“Well we’re living here in Allentown … and they’re closing all the factories down.” — from “Allentown,” as performed by Billy Joel
Part two in a two-part series
Last week we considered some UBI (universal basic income) proposals, one of which would provide $1,000 monthly to each American adult. And we examined a privately funded pilot program that currently pays $500 monthly stipends to struggling citizens in Stockton, California.
There are three main criticisms of UBI. The first is that it’s simply unaffordable on a national level. Secondly, some may use this stipend to purchase alcohol or other substances. Last, and perhaps most importantly, it violates our national ethos that one should work for one’s pay.
Let’s compare UBI to food stamps. One positive aspect of our current SNAP program is that people are required to spend on specific items. They cannot, for instance, buy hot food, like deli sandwiches. They must purchase food that has to be prepared at home. Nor can they buy alcohol. These are prudent spending restrictions. One downside of this and other welfare programs, however, is that there are far more administrative costs than would presumably exist with UBI.
UBI proponents assert that people know their own needs better than government administrators. Folks attempting to escape the poverty cycle will buy their children clothes, food, school supplies and other necessities. That some will abuse these dollars is, in their opinion, a small price to pay for helping millions improve their lives.
Those in favor of UBI view it as inevitable public policy, because so many jobs will be lost to technological automation in the near future. They also contend that it would create some inflation, a task that trillions of dollars of quantitative easing (QE) couldn’t accomplish. Working class recipients of UBI will almost certainly put that extra $1,000 a month right back into the economy, which would likely summon some inflation.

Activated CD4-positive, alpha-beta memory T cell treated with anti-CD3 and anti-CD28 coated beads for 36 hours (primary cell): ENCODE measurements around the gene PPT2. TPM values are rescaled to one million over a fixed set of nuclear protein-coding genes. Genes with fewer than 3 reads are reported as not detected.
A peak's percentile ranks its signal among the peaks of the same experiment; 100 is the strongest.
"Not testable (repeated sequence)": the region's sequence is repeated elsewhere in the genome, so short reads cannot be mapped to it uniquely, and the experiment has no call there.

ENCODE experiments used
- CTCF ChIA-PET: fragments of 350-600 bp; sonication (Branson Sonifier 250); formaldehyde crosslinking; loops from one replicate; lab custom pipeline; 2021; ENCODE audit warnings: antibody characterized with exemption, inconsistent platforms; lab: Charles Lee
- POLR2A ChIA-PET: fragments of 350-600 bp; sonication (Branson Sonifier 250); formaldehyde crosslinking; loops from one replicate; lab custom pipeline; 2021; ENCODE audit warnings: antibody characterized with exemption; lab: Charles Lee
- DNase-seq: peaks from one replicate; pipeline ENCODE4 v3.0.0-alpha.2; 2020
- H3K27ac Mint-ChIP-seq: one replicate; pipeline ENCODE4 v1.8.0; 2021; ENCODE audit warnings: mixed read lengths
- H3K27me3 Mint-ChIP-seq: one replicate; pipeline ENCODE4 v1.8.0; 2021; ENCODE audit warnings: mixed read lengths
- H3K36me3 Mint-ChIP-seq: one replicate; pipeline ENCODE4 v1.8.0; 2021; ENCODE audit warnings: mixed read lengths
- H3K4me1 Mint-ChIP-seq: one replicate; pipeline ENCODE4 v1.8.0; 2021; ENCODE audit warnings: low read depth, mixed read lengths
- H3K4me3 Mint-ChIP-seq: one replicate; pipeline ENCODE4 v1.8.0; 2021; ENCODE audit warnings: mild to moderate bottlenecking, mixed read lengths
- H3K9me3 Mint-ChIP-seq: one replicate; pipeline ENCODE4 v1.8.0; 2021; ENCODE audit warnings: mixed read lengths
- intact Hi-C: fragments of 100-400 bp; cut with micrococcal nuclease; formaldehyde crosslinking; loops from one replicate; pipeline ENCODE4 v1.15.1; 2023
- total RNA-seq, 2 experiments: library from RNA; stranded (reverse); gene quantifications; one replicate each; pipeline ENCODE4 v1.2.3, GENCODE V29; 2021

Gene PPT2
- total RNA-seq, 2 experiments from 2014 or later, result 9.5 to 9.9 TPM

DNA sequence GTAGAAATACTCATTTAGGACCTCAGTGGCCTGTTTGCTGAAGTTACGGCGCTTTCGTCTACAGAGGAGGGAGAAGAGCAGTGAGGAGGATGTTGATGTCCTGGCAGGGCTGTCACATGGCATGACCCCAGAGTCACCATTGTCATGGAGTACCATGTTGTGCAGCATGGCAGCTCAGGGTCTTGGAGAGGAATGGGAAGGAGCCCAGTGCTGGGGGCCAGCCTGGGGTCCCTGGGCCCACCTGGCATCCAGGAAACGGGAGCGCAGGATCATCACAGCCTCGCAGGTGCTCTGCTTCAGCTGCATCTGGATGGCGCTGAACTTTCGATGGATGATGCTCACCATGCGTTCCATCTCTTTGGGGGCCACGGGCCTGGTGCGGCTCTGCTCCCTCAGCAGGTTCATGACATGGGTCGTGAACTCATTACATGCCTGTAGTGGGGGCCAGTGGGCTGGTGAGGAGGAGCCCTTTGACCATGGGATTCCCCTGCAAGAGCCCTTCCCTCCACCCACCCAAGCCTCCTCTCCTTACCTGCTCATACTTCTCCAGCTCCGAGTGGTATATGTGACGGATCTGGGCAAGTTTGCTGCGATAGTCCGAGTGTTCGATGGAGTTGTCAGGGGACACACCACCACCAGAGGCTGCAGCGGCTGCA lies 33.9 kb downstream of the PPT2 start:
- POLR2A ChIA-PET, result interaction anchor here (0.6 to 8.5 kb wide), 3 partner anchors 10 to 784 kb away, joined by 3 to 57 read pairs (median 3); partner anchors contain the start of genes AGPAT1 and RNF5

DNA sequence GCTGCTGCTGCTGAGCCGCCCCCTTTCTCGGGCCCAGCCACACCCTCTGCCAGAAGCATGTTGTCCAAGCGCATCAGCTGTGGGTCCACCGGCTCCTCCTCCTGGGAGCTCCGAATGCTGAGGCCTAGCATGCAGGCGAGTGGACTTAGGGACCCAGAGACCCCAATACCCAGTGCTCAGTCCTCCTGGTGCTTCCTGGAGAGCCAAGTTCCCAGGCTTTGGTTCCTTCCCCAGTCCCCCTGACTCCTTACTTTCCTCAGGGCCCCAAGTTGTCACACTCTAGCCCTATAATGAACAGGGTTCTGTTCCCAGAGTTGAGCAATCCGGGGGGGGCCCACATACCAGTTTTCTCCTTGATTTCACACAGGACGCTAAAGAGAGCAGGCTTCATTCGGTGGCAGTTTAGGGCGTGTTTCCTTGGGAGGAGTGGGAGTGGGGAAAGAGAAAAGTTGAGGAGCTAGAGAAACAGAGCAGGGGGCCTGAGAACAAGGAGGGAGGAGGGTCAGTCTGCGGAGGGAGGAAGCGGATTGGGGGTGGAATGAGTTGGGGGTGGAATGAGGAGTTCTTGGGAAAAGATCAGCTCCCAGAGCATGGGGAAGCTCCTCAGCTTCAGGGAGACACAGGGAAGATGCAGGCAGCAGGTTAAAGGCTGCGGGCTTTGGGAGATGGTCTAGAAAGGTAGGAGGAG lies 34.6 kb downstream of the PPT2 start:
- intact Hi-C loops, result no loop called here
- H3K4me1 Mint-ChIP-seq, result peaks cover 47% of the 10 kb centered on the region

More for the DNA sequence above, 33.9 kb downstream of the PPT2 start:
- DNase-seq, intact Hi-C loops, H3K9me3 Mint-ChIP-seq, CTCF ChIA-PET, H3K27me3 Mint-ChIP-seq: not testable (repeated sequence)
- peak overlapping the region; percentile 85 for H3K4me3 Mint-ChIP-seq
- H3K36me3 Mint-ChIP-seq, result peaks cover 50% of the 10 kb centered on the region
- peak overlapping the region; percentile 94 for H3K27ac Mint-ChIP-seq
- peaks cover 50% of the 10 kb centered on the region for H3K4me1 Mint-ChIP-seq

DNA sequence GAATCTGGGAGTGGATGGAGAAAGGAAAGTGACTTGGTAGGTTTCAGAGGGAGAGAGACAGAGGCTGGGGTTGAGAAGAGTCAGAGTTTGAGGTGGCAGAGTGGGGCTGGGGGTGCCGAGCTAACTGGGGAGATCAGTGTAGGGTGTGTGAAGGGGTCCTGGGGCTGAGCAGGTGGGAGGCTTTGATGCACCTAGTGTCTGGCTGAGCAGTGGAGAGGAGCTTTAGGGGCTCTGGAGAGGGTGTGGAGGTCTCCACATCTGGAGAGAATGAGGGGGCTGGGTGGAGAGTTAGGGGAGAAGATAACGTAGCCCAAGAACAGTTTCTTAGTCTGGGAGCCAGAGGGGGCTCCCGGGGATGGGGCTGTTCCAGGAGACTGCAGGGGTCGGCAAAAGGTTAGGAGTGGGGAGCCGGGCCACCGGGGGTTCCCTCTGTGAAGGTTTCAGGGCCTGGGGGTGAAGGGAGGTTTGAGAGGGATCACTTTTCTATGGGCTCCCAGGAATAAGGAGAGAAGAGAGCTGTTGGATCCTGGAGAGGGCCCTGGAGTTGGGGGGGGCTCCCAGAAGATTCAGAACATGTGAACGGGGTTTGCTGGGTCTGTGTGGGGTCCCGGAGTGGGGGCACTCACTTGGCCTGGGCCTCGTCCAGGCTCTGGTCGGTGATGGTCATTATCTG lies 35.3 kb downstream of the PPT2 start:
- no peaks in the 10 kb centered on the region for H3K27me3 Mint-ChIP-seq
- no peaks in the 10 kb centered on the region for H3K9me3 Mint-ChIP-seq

That’s not necessarily a bad outcome. The Federal Reserve wants more inflation, and printing money and giving it to people directly is a far more efficient way of generating inflation than QE. The problem is that free money is so popular with voters that it can quickly become a political boondoggle and may create too much inflation. It’s $1,000 a month today, but who’s to say that 2024 presidential candidates won’t propose a monthly stipend of $2,500?
I’m not sold. Temporary benefits are one thing; a total giveaway is quite another. We are a society that values and was founded on work. America is still a place where people come to labor their way to prosperity. While we’re an egalitarian country at heart, there is something about working for a living that reflects our history and the American spirit.
In a country with less than 4% unemployment, there are jobs available. We want to encourage folks to work, not to wait for a monthly government check. Rather than provide free money to our struggling citizens, why don't we put Americans to work rebuilding our infrastructure?
Margaret R. McDowell, ChFC, AIF, author of the syndicated economic column "Arbor Outlook," is the founder of Arbor Wealth Management, LLC, (850-608-6121 — www.arborwealth.net), a “fee-only” registered investment advisory firm located near Sandestin.